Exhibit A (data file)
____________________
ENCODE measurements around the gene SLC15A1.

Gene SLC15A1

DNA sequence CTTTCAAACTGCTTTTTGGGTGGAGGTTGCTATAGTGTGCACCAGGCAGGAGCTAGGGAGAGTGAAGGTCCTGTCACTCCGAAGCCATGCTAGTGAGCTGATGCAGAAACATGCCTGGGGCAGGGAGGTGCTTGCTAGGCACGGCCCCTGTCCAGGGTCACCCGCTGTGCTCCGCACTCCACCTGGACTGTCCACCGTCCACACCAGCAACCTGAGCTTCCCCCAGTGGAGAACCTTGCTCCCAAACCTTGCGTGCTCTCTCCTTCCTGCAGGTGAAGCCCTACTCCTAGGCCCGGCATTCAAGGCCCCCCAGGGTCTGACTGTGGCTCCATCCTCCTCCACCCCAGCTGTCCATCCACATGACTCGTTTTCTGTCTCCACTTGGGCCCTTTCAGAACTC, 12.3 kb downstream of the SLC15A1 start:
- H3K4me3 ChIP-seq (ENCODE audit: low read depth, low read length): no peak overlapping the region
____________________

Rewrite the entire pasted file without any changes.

ENCODE measurements around the gene SLC15A1.

Gene SLC15A1

DNA sequence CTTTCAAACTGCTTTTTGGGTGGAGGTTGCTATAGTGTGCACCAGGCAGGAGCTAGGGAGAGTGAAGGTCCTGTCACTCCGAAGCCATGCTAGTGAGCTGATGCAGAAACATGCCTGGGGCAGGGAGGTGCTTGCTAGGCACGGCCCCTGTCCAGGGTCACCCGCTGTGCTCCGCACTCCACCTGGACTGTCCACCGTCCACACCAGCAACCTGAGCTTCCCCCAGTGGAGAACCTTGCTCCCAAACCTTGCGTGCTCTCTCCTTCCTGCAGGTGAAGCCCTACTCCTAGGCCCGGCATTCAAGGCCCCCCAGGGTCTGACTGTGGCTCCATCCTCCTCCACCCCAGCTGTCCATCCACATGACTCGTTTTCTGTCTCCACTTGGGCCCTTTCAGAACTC, 12.3 kb downstream of the SLC15A1 start:
- H3K4me3 ChIP-seq (ENCODE audit: low read depth, low read length): no peak overlapping the region